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MDHHS urges residents to make sure they are up to date on measles vaccination as more cases diagnosed in Wayne and Washtenaw Counties

In response to the growing number of measles cases, the Michigan Department of Health and Human Services (MDHHS) is urging residents to make sure they and their family members are up to date on measles vaccinations.

“If you are not vaccinated for measles, get vaccinated as quickly as you can,” said Dr. Natasha Bagdasarian, chief medical executive. “We are seeing increased cases of measles abroad and outbreaks of measles across the United States in the setting of declining childhood vaccination rates. Now measles is in Michigan, and it’s important to make sure you protect yourself from this vaccine-preventable disease.”

Michigan residents can contact their health care provider or visit their local health department for additional information on ways to obtain the vaccine and schedule an appointment. Children eligible for the Vaccines for Children program may receive the vaccine from a provider enrolled in that program.

Measles is a highly contagious, vaccine-preventable disease that is spread by direct person-to-person contact and through the air. The three cases in Michigan are not connected, which illustrates there are multiple places where you could be exposed to measles.

The virus can live for up to two hours in the air where the infected person was present. Symptoms of measles usually begin 7-14 days after exposure, but can appear up to 21 days after exposure and may include:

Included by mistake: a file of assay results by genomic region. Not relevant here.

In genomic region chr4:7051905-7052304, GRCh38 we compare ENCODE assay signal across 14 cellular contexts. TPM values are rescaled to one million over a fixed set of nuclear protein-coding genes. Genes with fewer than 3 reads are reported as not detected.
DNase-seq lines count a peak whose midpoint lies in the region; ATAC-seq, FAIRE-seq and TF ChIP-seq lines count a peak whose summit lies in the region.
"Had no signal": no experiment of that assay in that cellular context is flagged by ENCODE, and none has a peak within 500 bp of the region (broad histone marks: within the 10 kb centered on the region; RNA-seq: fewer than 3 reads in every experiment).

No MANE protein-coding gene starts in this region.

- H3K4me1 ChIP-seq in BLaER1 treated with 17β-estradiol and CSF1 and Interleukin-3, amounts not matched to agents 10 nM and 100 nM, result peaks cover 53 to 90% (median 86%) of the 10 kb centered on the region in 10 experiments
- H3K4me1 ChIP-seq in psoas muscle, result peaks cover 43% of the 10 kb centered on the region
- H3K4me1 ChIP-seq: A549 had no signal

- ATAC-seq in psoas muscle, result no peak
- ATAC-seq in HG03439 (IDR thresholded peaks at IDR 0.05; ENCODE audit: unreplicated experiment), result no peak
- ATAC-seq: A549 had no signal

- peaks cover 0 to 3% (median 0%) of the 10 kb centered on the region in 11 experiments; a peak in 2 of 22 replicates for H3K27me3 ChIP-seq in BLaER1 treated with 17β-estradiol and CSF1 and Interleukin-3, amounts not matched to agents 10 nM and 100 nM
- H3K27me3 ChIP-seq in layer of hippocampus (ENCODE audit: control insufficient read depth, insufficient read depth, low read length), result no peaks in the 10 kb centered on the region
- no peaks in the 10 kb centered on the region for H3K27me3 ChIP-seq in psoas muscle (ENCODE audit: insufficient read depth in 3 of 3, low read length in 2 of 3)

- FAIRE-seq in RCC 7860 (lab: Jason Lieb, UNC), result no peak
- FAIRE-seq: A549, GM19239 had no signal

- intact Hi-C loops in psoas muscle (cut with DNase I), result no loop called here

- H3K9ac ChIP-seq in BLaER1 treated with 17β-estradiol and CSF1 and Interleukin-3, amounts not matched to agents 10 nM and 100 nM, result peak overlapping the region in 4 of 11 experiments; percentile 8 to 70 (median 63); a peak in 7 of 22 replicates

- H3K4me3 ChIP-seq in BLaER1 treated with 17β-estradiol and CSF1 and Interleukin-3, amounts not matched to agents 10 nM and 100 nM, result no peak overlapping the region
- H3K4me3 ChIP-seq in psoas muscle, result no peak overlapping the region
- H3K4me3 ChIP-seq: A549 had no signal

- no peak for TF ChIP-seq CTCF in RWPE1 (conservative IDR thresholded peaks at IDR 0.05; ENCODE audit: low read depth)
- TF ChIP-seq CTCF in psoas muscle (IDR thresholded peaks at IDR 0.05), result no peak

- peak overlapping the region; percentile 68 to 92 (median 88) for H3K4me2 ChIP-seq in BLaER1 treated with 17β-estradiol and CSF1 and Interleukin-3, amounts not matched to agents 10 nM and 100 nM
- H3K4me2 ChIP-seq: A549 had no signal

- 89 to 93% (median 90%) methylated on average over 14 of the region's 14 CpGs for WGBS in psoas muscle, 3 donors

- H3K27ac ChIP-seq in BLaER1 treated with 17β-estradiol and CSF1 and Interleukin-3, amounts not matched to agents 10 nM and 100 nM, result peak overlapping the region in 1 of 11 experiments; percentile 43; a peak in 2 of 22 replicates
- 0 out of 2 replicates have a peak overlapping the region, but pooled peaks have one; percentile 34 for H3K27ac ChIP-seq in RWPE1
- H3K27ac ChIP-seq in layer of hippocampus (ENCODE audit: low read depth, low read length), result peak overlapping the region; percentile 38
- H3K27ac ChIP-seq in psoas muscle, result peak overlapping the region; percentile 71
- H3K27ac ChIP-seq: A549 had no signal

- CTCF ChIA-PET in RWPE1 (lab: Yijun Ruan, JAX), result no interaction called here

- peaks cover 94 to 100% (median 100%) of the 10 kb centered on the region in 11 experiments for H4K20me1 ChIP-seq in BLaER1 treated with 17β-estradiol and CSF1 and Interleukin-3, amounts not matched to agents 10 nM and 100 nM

• High fever (may spike to over 104˚F).
  • Cough.
  • Runny nose.
  • Red, watery eyes (conjunctivitis).
  • Tiny white spots on the inner cheeks, gums and roof of the mouth (Koplik Spots) two to three days after symptoms begin.
  • A rash that is red, raised, blotchy; usually starts on face, spreads to trunk, arms and legs three to five days after symptoms begin.

If symptoms develop, residents are urged to not visit their doctor or emergency room unless they have called ahead so facilities can take precautions to prevent exposure to other individuals.

With the risk for community spread, parents are encouraged to make sure their children are up to date on all their childhood immunizations, including the measles vaccine. Ninety percent of unvaccinated individuals who are exposed to measles will become infected. About one in five people who get measles will be hospitalized. In addition to Michigan’s case, 35 measles cases have been reported in 2024 in 15 other states to date.

The measles vaccine is highly effective and very safe. A single dose of measles vaccine is about 93% effective at preventing measles, while two doses are about 97% effective. It is also effective if used within 72 hours of a measles exposure to prevent illness. However, some individuals with weakened immune systems may not be eligible to receive this vaccine. Getting vaccinated not only protects the individual receiving the vaccine but can also protect vulnerable individuals in our communities from being exposed to this illness.

To learn more about the MMR vaccine, visit Vaccine for Measles (MMR Shot) | CDC

For more information about Measles cases in the U.S., visit Measles Cases and Outbreaks | CDC

Click here for Dr. Bagdasarian’s message about the measles vaccine.

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